Sorry for the late contribution. I always want to add something and forget where to add it in the forum
The wavelength shifting that rdagger mentioned is mainly due to the fact that he is using the LLP method. As Seth asked (long ago ) why other ppl have not complained about this effect. The optical explanation would be that laser emission and led emission greatly differ. A laser output is monochromatic, the peak wavelength differs from the 0 emission wavlengths by only 0.5-1%. This means that a laser of 850 nm will emit mostly at this level.
A LED however has a greater wavelength spread that can be as large as 80 nm. When you combine the laser output to the (real) problem of the angle of incidence on the BP filter, you get the shifting effect. With LEDs you can still get 50-60% transmission efficiency even at the wavelength of the filter no matter how much it shifts. This is why FTIR users did not encounter this effect, or if they did, it is easily corrected through proper software filters.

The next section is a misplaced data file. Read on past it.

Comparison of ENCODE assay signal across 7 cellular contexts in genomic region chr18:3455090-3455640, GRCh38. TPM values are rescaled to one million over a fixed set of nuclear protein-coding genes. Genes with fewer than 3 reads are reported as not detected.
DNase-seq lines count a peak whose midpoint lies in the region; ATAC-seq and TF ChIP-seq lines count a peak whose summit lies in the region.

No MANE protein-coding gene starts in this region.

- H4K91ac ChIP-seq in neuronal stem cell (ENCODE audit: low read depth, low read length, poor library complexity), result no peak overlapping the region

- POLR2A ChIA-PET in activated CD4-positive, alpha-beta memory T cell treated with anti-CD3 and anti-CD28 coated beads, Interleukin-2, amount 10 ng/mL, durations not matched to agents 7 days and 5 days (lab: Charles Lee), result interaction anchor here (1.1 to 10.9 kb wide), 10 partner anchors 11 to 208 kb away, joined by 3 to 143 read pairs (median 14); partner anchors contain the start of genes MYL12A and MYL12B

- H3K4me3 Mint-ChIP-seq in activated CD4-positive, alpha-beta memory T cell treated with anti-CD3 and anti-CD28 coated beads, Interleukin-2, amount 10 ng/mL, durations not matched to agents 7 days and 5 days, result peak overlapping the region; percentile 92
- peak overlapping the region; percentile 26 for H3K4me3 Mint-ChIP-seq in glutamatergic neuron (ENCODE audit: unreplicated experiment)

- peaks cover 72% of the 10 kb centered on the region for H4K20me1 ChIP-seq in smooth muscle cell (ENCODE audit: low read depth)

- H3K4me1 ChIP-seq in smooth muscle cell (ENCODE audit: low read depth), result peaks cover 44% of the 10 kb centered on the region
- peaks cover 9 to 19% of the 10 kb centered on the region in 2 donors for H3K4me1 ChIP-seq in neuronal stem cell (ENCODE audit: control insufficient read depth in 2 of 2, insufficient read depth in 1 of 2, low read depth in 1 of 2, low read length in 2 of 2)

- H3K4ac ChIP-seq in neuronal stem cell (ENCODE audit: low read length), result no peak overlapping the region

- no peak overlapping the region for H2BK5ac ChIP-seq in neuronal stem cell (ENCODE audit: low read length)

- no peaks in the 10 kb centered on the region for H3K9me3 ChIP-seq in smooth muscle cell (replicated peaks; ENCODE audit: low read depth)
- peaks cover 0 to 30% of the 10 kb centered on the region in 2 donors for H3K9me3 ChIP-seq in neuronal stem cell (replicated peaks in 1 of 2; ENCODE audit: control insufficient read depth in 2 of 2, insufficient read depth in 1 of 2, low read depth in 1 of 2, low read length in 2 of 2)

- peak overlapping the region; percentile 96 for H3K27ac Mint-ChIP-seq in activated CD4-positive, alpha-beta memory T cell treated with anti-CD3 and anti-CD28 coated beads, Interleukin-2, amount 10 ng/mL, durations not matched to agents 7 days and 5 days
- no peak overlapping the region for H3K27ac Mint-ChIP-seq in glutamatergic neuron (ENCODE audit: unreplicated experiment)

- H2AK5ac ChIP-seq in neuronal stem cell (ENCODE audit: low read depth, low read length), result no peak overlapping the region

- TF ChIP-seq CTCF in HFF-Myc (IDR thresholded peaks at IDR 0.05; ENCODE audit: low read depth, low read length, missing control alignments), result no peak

In this case, FTIR users can opt for narrower band filters than LLP users.
I’m not sure that after so much time this explanation serves anyone but better late than never